The Economic Cost of the War in Sri Lanka
There is growing interest in recent years in the economic dimensions of civil wars and other violent social conflicts. This paper discusses some of the conceptual and methodological problems associated with assessing the economic costs of such conflicts, and presents an evaluation of the costs of the (still ongoing) conflict in Sri Lanka. On conservative assumptions, the war may have cost the equivalent of twice Sri Lanka's 1996 GDP.
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- Deger, Saadet, 1986. "Economic Development and Defense Expenditure," Economic Development and Cultural Change, University of Chicago Press, vol. 35(1), pages 179-196, October.
- Malcolm Knight & Norman Loayza & Delano Villanueva, 1996.
"The Peace Dividend: Military Spending Cuts and Economic Growth,"
IMF Staff Papers,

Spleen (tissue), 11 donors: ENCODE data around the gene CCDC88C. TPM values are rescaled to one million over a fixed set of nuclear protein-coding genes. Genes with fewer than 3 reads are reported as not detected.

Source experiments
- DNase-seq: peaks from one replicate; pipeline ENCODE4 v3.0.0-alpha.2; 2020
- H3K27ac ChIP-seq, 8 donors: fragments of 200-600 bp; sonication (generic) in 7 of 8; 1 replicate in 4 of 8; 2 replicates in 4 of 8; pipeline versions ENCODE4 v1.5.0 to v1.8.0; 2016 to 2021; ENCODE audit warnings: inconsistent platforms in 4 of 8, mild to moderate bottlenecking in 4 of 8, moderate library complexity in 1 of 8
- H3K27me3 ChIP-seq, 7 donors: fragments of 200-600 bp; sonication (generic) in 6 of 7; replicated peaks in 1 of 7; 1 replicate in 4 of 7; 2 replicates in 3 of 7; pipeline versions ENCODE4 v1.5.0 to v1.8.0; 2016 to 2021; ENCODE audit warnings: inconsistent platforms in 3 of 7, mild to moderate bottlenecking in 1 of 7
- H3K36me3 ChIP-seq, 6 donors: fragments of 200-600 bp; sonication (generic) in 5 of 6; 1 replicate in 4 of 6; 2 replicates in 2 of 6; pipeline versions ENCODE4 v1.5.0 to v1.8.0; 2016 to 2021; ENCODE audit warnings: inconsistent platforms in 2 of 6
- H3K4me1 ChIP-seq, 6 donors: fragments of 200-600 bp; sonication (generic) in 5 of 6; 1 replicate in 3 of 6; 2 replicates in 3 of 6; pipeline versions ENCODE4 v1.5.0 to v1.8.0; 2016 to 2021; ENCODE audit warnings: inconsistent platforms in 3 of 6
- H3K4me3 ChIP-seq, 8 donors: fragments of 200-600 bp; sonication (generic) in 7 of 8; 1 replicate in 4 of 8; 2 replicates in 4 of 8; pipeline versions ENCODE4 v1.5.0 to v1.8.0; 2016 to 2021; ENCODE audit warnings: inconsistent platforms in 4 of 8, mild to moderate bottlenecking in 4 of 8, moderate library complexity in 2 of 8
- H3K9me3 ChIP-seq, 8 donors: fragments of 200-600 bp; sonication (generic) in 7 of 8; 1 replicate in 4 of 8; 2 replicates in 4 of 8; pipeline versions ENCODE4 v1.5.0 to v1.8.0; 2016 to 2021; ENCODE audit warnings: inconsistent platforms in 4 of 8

Palgrave Macmillan, vol. 43(1), pages 1-37, March.
- Knight, Malcolm & Loayza, Norman & Villanueva, Delano, 1996. "The peace dividend : military spending cuts and economic growth," Policy Research Working Paper Series 1577, The World Bank.
- Meghan O'Sullivan, 1997. "Household entitlements during wartime: The experience of Sri Lanka," Oxford Development Studies, Taylor & Francis Journals, vol. 25(1), pages 95-121.
- Collier, Paul & Hoeffler, Anke, 1998. "On Economic Causes of Civil War," Oxford Economic Papers, Oxford University Press, vol. 50(4), pages 563-573, October.
- Grobar, Lisa Morris & Gnanaselvam, Shiranthi, 1993. "The Economic Effects of the Sri Lankan Civil War," Economic Development and Cultural Change, University of Chicago Press, vol. 41(2), pages 395-405, January.
- Mizon, Grayham E., 1995. "A simple message for autocorrelation correctors: Don't," Journal of Econometrics, Elsevier, vol. 69(1), pages 267-288, September.
- Lim, David, 1983. "Another Look at Growth and Defense in Less Developed Countries," Economic Development and Cultural Change, University of Chicago Press, vol. 31(2), pages 377-384, January. Full references (including those not matched with items on IDEAS)
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